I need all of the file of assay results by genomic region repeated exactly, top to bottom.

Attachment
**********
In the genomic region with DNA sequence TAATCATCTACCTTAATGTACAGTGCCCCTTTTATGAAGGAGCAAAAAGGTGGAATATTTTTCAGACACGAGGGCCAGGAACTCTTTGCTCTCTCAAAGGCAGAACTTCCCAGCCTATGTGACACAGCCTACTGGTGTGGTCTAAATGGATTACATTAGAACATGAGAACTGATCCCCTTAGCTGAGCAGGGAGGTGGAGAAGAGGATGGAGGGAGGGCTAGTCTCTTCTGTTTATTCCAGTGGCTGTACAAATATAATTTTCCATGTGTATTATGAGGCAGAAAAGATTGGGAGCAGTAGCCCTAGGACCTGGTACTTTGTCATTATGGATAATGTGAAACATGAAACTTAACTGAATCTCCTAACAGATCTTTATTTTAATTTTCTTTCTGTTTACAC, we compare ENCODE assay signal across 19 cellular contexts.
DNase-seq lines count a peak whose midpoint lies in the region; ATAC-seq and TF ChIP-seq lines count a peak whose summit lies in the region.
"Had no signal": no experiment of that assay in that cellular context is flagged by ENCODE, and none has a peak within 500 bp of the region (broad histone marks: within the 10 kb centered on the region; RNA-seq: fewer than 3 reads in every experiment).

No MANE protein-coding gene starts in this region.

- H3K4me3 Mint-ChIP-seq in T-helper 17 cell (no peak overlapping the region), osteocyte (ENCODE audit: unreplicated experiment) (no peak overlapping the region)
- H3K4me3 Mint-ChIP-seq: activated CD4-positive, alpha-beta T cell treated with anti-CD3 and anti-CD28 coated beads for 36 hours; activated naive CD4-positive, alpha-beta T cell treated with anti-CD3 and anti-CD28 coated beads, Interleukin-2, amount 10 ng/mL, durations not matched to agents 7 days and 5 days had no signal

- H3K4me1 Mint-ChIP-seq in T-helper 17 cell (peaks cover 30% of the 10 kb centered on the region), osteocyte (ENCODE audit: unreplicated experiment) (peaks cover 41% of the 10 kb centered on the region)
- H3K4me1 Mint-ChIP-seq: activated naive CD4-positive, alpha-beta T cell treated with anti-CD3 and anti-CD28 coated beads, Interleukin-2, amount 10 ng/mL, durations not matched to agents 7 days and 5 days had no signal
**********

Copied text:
In the genomic region with DNA sequence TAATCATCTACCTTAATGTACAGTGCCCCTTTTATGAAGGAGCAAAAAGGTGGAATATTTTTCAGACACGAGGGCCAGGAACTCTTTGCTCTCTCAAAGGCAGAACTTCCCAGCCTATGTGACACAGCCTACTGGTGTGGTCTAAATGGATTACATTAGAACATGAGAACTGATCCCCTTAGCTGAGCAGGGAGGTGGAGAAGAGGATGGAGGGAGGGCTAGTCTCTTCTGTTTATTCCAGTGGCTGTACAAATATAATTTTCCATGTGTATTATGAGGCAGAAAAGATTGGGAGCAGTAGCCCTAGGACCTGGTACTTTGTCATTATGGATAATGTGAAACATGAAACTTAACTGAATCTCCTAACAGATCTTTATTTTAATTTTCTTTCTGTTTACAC, we compare ENCODE assay signal across 19 cellular contexts.
DNase-seq lines count a peak whose midpoint lies in the region; ATAC-seq and TF ChIP-seq lines count a peak whose summit lies in the region.
"Had no signal": no experiment of that assay in that cellular context is flagged by ENCODE, and none has a peak within 500 bp of the region (broad histone marks: within the 10 kb centered on the region; RNA-seq: fewer than 3 reads in every experiment).

No MANE protein-coding gene starts in this region.

- H3K4me3 Mint-ChIP-seq in T-helper 17 cell (no peak overlapping the region), osteocyte (ENCODE audit: unreplicated experiment) (no peak overlapping the region)
- H3K4me3 Mint-ChIP-seq: activated CD4-positive, alpha-beta T cell treated with anti-CD3 and anti-CD28 coated beads for 36 hours; activated naive CD4-positive, alpha-beta T cell treated with anti-CD3 and anti-CD28 coated beads, Interleukin-2, amount 10 ng/mL, durations not matched to agents 7 days and 5 days had no signal

- H3K4me1 Mint-ChIP-seq in T-helper 17 cell (peaks cover 30% of the 10 kb centered on the region), osteocyte (ENCODE audit: unreplicated experiment) (peaks cover 41% of the 10 kb centered on the region)
- H3K4me1 Mint-ChIP-seq: activated naive CD4-positive, alpha-beta T cell treated with anti-CD3 and anti-CD28 coated beads, Interleukin-2, amount 10 ng/mL, durations not matched to agents 7 days and 5 days had no signal